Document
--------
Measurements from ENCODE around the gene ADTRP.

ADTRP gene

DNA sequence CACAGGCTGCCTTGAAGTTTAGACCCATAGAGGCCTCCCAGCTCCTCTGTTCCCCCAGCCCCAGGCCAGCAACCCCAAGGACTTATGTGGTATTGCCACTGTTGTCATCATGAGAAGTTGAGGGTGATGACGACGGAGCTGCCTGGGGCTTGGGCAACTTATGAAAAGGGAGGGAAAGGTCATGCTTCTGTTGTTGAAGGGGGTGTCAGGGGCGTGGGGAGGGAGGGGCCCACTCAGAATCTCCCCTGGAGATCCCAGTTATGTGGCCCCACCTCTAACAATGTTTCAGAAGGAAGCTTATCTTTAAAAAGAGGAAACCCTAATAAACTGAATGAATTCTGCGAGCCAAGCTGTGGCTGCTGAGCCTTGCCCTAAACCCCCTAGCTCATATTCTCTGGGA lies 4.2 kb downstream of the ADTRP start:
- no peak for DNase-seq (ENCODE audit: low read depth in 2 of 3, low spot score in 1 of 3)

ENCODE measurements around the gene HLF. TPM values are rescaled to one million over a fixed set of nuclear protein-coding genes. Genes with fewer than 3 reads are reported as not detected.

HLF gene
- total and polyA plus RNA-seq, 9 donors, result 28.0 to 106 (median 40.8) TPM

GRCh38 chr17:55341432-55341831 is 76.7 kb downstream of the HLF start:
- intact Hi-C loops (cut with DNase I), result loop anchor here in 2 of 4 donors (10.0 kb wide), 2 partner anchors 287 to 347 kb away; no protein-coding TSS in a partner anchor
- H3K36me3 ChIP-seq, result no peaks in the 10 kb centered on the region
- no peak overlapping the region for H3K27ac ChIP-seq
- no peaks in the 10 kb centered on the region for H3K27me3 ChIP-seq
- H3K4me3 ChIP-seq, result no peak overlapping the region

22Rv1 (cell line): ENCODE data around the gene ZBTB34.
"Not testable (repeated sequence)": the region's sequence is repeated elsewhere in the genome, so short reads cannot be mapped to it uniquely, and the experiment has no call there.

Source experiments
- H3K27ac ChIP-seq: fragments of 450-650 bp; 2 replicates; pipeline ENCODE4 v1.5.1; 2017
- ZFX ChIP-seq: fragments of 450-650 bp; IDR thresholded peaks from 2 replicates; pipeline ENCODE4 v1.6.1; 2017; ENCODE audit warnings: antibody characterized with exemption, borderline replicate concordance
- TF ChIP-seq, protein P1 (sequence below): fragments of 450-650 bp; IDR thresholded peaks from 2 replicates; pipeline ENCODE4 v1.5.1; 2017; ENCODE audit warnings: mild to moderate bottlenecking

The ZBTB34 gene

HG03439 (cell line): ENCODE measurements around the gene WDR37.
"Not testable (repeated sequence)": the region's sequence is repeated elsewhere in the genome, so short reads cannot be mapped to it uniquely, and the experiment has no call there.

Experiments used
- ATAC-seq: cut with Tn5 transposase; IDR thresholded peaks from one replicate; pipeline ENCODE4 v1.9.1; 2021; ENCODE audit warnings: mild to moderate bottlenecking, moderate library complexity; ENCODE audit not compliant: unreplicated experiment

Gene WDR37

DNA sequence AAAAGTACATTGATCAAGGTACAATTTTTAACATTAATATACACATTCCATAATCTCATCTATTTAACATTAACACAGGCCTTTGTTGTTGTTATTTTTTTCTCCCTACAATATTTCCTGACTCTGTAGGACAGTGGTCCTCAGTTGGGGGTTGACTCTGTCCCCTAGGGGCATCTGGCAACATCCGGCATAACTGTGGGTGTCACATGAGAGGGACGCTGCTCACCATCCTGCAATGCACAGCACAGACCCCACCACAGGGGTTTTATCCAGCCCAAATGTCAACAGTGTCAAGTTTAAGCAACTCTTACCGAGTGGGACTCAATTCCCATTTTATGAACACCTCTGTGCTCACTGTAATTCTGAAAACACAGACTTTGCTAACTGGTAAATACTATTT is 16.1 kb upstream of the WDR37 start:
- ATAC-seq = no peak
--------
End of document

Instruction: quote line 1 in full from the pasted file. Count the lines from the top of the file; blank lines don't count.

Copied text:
Measurements from ENCODE around the gene ADTRP.